A new special issue of History of Psychiatry is now available online. It is entitled “Lunacy’s last rites: dying insane in Britain, c. 1629-1939” and includes the following articles:
Death and the dead-house in Victorian asylums: necroscopy versus mourning at the Royal Edinburgh Asylum, c. 1832–1901 (Jonathan Andrews)
This article examines the management and meaning of post-mortem examinations, and the spatial ordering of patients’ death, dissection and burial at the Victorian asylum, referencing a range of institutional contexts and exploiting a case study of the Royal Edinburgh Asylum. The routinizing of dissection and the development of the dead-house from a more marginal asylum sector to a lynchpin of laboratory medicine is stressed. External and internal pressure to modernize pathological research facilities is assessed alongside governmental, public and professional critiques of variable necroscopy practices. This is contextualized against wider issues and attitudes surrounding consent and funereal rituals. Onus is placed on tendencies in anatomizing insanity towards the conversion of deceased lunatics – pauper lunatics especially – into mere pathological specimens. On the other hand, significant but compromised resistance on the part of a minority of practitioners, relatives and the wider public is also identified.
‘Those, that die by reason of their madness’: dying insane in London, 1629–1830 (Jeremy Boulton and John Black)
Dying insane provoked ‘great fear, and apprehension’ in the minds of men and women. Death as a lunatic disrupted deathbed performance and rendered the victim incapable at law. This article examines lunacy as a cause of death in the metropolis between 1629 and 1830. It draws on new material from the admission registers of St Luke’s Hospital, existing data from Bethlem and the London Bills of Mortality and unique biographical data on pauper lunatics dying in the parish of St Martin in the Fields. The article argues that lunacy being ascribed as a cause of death had a distinctive chronology in this period. Those most vulnerable to the stigma of lunacy at death were those dying as parish paupers and those who inhabited metropolitan institutions.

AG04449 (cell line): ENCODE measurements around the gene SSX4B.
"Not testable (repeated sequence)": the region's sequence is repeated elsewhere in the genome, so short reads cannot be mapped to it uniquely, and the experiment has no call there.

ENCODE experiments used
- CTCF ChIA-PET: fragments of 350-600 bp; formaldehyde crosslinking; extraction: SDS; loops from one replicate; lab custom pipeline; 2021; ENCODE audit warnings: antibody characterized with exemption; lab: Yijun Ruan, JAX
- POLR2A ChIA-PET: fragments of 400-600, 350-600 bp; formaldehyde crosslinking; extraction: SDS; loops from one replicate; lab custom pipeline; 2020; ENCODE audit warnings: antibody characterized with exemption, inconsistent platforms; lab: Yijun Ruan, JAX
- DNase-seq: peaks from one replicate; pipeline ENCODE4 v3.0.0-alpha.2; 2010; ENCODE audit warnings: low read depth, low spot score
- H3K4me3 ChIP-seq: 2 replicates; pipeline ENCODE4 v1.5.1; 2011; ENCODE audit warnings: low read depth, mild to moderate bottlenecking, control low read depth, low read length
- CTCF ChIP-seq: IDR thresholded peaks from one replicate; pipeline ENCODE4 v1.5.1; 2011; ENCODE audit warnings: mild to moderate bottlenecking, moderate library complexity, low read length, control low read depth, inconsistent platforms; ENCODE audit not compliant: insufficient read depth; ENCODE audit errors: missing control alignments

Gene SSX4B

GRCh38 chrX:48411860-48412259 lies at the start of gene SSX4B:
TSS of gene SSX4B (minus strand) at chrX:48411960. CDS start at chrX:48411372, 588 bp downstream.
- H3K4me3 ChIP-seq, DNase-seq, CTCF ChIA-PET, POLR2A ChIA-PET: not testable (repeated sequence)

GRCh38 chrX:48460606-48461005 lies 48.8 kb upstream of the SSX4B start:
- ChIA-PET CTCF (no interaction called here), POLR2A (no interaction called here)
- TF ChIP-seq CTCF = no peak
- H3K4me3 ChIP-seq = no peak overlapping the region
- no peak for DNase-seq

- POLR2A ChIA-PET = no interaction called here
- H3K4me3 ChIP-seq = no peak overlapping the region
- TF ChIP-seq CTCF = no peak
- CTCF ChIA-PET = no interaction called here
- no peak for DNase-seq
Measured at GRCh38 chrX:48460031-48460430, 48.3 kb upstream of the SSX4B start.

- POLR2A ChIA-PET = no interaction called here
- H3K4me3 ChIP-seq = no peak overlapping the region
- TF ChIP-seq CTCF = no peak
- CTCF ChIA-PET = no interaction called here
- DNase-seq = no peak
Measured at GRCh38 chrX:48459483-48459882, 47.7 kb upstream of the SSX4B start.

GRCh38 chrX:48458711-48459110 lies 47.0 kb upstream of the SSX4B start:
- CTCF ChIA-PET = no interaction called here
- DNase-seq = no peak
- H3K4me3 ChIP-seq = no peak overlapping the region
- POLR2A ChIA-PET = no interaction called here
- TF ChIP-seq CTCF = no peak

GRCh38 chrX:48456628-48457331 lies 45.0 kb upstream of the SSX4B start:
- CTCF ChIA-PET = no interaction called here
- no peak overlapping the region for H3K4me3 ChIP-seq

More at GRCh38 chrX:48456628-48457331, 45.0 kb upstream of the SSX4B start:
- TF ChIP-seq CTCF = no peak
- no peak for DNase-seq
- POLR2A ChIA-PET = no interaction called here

Recording the many faces of death at the Denbigh Asylum, 1848–1938 (Pamela Michael and David Hirst)
The funeral was a symbolic event in Welsh society, and members of staff and relatives of patients at the Denbigh Asylum shared cultural assumptions about the importance of a final resting place for the body. Formal procedures following the death of a patient were governed by asylum rules and regulations. At Denbigh the asylum chaplain played an important role, both in terms of ministering to the dying and in performing the funeral ceremony. During the late nineteenth century the burial ground became a contested space as nonconformists and Roman Catholics fought against the ascendancy of the Anglican Church in Wales and demanded that patients be buried according to their religious affiliation. The lunatic asylum became a site for advancing the case for Welsh disestablishment. By the twentieth century, infectious diseases had become a serious concern, and the need to carry out screening and conduct post-mortem examinations resulted in the appointment of a pathologist, whose main role was to conduct biological and histological examinations to identify cases of tuberculosis, syphilis, dysentery, typhoid, influenza and other bodily diseases.
Explanations for death by suicide in northern Britain during the long eighteenth century (RA Houston)
This article uses coroners’ inquest findings, media such as newspapers, magazines, pamphlets and broadsides, and family correspondence (all drawn from Scotland and the north of England) as well as civil and criminal court records and medical and legal writings from both countries to explore perceptions of the link between state of mind and self-inflicted death. It asks how doctors, lawyers, families and ‘society’ at large conceptualized, responded to and coped with suicide, questioning the extent to which it became medicalized: i.e. consistently linked with mental pathology. The aim is to square the apparently clear-cut, but very different understandings of doctors and lawyers on the one hand and coroners’ inquests on the other with the more emotionally charged and morally complex ways those both close to and distant from attempted or successful suicides related to their situation.
‘Abnormalities and deformities’: the dissection and interment of the insane poor, 1832–1929 (Elizabeth T Hurren)